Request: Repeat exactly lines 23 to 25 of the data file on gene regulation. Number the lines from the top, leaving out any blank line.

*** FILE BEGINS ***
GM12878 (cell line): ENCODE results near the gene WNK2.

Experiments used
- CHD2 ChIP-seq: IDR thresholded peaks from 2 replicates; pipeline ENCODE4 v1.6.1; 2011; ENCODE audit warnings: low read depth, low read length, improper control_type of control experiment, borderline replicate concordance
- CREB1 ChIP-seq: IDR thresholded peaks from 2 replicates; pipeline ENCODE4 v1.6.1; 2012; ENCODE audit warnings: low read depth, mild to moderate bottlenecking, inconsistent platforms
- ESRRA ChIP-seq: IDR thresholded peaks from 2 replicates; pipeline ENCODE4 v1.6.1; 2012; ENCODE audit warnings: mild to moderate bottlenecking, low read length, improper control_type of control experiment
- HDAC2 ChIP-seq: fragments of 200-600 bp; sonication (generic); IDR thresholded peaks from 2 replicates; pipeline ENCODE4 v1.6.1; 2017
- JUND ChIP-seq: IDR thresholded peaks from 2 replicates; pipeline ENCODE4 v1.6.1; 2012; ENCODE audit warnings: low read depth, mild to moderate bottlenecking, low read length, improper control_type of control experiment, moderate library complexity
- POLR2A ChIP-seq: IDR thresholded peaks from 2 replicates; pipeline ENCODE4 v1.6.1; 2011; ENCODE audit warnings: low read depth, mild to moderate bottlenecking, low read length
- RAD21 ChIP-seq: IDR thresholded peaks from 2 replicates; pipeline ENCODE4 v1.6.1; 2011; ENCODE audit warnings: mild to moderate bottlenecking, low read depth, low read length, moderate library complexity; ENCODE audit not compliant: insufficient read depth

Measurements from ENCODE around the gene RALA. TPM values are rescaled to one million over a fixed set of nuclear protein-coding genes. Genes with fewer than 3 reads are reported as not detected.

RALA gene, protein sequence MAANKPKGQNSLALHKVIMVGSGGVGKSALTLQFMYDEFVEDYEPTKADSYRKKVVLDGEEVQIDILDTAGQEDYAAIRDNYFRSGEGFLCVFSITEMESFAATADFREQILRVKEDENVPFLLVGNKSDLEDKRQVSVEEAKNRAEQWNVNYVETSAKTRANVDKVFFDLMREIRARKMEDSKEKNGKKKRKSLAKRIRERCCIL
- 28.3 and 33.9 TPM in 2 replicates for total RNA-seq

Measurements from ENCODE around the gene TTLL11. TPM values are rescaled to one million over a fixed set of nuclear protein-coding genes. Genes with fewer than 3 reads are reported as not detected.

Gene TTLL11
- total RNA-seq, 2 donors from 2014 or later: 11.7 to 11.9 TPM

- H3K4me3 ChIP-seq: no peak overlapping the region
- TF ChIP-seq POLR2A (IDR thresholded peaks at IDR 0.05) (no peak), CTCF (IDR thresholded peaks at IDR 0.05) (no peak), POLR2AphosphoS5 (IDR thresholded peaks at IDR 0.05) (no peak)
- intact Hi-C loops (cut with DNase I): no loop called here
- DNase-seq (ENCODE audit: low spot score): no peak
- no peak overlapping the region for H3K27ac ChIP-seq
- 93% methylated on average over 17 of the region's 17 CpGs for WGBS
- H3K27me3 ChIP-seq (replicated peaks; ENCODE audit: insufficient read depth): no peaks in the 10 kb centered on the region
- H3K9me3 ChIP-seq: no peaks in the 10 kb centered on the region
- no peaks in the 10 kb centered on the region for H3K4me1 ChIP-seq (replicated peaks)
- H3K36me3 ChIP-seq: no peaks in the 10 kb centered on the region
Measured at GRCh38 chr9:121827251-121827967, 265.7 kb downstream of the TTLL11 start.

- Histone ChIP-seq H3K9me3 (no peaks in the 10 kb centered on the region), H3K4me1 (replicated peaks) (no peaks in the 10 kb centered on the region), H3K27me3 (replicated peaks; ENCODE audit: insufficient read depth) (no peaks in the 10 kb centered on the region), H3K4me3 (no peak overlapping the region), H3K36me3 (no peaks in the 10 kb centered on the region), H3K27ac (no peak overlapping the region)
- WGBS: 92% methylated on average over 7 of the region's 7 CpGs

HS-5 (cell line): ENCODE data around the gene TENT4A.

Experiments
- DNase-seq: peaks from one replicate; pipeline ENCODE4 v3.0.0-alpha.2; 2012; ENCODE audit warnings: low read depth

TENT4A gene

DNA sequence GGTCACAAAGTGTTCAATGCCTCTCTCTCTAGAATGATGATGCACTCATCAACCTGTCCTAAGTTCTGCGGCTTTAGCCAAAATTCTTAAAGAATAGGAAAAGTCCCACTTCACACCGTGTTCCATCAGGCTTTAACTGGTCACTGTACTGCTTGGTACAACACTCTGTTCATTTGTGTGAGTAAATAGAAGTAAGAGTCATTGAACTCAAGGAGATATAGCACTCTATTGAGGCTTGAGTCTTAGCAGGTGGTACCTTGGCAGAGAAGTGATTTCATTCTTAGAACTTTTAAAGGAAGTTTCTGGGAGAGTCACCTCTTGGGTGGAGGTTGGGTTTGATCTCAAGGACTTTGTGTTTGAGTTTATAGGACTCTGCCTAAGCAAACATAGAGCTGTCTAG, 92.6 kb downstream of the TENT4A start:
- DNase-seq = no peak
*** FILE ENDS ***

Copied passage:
- H3K9me3 ChIP-seq: no peaks in the 10 kb centered on the region
- no peaks in the 10 kb centered on the region for H3K4me1 ChIP-seq (replicated peaks)
- H3K36me3 ChIP-seq: no peaks in the 10 kb centered on the region